Favourable conditions continued into September in the Roussillon with some light rain on Friday 14th then a dramatic, half-an-hour hailstorm on the evening of Monday 17th. However, Gard described it as “nothing serious even if spectacular.” He added: “I finished picking for Banyuls on Monday morning, and we’ve managed to make a nice batch of Mourvèdre; just the Carignan and more Mourvèdre to follow, as the skins weren’t ripe. Very low yields exacerbated by the wind.” Barriot also reported everything wrapped up with the last parcel of Syrah and Carignan going into vat on Wednesday 19th. “Plenty of substance, nice acidity and lots of fruit,” he concluded. Hesford confirmed he lost a few bunches from the storm but finished picking most of his Mourvèdre on 21st Sept. (with a little help from yours truly, well a few boxes anyway!): “very healthy grapes and that initial high acidity has almost disappeared.”
In the Languedoc, Richard Lavanoux, production manager at Michel Laroche’s winery near Béziers, agreed about the quality: “I wouldn’t be surprised to see a great vintage, especially for Syrah,” following a ripening period of “rare quality” thanks to more even summer temperatures. Marion Figuette at Château La Roque in Pic St-Loup, eastern Languedoc, reported picking started early: whites were all in last week and reds the first week of September. Over in Corbières, “2007 is slightly ahead of 2006 with Syrah starting this Friday (31 Aug) and the first Grenache and Carignan in the earlier ripening coastal zones on 6 or 7 September,” according to Jean Pierre Thene, head of the AOC Corbières Syndicat. The picture is different inland in the western Aude, where grapes should come in much later than usual thanks to cooler conditions. Thene stressed that the Languedoc-Roussillon “should not be seen as part of this very average vintage elsewhere.”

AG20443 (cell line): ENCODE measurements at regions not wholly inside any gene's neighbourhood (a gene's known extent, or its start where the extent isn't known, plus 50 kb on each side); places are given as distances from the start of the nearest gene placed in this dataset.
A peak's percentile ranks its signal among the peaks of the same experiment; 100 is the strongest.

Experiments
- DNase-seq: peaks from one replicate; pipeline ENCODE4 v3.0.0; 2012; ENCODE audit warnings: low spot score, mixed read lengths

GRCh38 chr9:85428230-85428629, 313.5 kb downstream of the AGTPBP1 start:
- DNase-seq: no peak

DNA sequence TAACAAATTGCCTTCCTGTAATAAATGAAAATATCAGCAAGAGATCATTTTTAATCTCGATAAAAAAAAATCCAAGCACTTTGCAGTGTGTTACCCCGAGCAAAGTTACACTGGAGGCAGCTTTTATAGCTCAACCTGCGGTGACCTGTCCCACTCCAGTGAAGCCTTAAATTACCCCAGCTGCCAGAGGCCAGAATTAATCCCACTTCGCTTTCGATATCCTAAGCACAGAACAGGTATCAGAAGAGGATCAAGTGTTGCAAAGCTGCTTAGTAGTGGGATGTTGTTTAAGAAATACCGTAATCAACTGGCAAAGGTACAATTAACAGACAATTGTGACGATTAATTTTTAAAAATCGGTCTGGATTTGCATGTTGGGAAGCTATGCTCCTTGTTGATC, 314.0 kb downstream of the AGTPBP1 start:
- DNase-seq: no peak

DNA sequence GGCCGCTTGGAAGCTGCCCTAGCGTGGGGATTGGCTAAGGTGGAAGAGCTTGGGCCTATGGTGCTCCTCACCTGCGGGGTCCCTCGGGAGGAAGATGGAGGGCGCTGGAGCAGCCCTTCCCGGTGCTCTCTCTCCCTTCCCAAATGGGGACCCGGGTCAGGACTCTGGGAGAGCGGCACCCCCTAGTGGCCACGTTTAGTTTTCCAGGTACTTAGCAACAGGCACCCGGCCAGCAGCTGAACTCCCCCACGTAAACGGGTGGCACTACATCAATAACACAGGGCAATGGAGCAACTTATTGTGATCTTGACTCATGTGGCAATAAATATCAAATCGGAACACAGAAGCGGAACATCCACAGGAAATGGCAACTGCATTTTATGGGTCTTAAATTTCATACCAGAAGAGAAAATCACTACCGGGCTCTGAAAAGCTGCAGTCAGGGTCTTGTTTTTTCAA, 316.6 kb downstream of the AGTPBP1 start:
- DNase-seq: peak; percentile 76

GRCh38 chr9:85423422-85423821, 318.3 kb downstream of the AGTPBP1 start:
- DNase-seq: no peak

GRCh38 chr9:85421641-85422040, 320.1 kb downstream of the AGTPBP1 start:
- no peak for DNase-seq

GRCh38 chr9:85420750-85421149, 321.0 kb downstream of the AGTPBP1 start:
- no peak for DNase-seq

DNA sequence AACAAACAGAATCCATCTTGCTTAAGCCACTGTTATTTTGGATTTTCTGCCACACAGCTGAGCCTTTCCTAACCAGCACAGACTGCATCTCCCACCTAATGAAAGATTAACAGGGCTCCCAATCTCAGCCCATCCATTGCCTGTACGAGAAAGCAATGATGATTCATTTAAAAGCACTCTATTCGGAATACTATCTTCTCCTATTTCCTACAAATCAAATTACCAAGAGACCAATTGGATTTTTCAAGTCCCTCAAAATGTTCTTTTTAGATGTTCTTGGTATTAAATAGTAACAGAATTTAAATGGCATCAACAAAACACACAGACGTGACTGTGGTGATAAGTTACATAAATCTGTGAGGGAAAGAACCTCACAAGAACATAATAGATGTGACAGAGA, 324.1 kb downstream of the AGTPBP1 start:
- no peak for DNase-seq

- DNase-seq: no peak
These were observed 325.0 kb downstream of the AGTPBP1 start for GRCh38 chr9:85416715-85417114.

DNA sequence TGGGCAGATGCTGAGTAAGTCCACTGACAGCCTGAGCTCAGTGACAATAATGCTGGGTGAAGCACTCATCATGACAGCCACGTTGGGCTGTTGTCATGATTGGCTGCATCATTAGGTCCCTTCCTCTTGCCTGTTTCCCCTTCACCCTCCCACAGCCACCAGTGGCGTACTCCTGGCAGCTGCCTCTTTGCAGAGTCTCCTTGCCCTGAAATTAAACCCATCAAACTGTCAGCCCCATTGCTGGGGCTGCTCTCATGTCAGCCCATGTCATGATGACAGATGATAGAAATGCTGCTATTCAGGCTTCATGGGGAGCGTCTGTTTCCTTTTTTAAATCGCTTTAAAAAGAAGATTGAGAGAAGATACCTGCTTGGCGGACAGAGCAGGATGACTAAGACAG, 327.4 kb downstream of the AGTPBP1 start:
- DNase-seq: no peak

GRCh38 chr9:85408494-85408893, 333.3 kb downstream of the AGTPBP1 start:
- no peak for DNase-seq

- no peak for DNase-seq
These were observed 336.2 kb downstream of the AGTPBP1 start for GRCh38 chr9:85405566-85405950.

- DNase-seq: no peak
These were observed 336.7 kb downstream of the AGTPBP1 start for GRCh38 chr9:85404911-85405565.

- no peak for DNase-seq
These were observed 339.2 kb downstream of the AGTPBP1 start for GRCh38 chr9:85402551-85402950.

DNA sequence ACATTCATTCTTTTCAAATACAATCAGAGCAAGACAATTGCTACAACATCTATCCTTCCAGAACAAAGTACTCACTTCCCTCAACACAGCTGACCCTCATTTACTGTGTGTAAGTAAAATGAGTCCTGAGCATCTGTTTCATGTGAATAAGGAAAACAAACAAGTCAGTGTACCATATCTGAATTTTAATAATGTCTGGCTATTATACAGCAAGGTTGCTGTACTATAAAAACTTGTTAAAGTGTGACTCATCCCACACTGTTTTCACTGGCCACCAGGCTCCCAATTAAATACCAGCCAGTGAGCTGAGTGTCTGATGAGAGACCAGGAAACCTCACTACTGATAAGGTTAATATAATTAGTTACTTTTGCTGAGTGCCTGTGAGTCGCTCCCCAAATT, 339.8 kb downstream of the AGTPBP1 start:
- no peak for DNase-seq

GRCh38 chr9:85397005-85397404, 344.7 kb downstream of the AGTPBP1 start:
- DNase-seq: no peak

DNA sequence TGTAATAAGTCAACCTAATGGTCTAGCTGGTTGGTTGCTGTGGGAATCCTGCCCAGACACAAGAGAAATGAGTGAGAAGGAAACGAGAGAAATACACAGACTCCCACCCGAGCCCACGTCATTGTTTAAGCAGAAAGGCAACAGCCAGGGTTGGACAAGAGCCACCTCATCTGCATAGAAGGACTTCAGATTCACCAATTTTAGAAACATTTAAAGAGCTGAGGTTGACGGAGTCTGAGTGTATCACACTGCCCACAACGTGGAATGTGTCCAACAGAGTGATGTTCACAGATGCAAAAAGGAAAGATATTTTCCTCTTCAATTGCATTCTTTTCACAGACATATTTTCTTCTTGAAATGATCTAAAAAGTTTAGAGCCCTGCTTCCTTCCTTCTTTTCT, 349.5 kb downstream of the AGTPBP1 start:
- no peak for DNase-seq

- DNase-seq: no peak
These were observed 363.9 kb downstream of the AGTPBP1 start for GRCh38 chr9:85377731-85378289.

The Monday night storm also hit the Languedoc, although Figuette at La Roque described the downpour as “perfect for our Mourvèdre! Otherwise everything is over and it’s looking like a very promising vintage.” Lavanoux agreed the storm did more good than harm. In contrast - "unfortunately" according to Jean-Pierre Thene - the Corbières were spared the downpour: "we've seen very little rain since April, which combined with strong northerly winds will mean low yields from berry concentration." However, acidity and high sugar levels are nicely balanced, with Carignan, Grenache and Cinsaut being the best performers; and Syrah and Mourvèdre less adapted to the hot dry summer. Thene believes they may have to rethink the latter varieties in Corbières AOC zones thanks to climate change.
RJ posted 2/9/07 and 21/9/07.

01 September 2007

Malbec Made for Meat